For MODL 5304, I had the pleasure of assigning and rereading Flaubert’s The Sentimental Education (1869), which I had read as an undergraduate at the University of California Santa Cruz in the late eighties or early nineties. I did not remember the novel in much detail but it helped me become passionate about nineteenth-century studies, even inspired me. I had great professors at UCSC, and as I reread Flaubert, I kept on thinking about my European history professors there, Bruce Thompson and Jonathan Beecher. They taught me so much. If I could, I would take classes with them again!
I feel for my students. It was not easy to read 400+ pages in one week (to be fair to myself, I did warn my students in advance about not leaving it for the week before class). But I have to say it was a pleasure to immerse myself into the world of Frederic Moreau and Madame Arnoux. Reading vast novels like The Sentimental Education allows us to enter a different world and live with interesting people for a stretch of time. What might be tough about this novel, in particular, is that its characters are not very admirable. And yet, Flaubert’s creations are painfully familiar and human, like past versions of ourselves. I plead guilty to having been as foolish as Frederic in my own life, especially as an overly enthusiastic undergraduate student living wastefully off of his parents’ money. Was it necessary to eat out so much when I was a freshman? I doubt it. Anyway, there was something familiar about watching Frederic hang with all of his pals; it reminded me of the peculiar group of characters I hung out with in college. We were all so enthusiastic and full of life, so full of grandilocuent notions about everything and, sometimes, full of crap as well.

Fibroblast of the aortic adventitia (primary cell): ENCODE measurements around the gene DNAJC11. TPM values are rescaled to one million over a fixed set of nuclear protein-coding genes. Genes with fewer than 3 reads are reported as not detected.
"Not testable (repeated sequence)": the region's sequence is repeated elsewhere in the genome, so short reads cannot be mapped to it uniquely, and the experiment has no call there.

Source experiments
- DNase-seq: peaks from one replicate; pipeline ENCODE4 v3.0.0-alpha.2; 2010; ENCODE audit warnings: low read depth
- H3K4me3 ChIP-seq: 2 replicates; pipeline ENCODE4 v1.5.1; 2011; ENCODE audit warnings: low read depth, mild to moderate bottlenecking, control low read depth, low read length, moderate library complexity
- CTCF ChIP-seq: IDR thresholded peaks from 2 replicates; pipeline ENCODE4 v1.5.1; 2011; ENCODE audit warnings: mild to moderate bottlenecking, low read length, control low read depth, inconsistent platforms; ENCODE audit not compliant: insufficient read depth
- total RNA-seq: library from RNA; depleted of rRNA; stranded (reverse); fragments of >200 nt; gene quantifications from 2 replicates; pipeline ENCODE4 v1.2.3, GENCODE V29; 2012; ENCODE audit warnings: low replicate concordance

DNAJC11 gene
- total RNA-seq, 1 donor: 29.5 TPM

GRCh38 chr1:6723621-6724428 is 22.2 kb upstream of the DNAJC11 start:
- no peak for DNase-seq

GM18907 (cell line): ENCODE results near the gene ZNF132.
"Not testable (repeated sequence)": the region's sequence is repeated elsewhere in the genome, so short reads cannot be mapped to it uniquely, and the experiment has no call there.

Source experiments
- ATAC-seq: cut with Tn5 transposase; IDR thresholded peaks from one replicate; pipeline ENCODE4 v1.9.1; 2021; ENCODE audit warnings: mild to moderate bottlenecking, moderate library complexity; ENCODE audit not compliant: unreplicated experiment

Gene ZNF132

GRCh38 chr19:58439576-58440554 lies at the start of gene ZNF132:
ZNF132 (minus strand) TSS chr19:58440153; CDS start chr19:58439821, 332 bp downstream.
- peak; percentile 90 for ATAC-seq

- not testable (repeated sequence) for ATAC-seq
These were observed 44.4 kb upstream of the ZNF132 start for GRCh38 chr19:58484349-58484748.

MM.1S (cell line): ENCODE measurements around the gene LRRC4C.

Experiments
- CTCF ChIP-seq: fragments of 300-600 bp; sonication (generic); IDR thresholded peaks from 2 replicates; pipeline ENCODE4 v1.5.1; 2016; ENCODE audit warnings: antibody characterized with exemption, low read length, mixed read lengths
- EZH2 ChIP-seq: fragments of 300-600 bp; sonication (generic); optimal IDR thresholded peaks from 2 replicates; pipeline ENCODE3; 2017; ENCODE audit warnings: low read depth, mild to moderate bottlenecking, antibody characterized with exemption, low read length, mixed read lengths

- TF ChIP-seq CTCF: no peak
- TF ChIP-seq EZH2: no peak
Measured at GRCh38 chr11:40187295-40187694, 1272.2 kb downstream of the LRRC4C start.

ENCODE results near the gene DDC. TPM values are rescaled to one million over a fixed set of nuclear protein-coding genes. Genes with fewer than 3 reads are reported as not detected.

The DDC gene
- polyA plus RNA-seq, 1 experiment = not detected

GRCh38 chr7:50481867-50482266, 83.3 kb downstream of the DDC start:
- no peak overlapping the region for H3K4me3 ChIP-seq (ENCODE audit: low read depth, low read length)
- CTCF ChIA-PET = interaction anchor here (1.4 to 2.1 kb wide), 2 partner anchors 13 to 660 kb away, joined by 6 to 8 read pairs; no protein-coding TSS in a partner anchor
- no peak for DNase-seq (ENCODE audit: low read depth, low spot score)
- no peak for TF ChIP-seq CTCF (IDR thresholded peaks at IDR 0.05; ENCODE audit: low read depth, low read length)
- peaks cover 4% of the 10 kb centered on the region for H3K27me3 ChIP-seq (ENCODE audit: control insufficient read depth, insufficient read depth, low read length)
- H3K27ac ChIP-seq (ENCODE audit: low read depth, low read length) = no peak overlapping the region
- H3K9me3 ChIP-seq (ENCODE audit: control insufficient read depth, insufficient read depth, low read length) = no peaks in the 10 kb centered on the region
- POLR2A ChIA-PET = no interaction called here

I’m glad I assigned this novel for MODL 5304. It was nice to go back for a little while at least.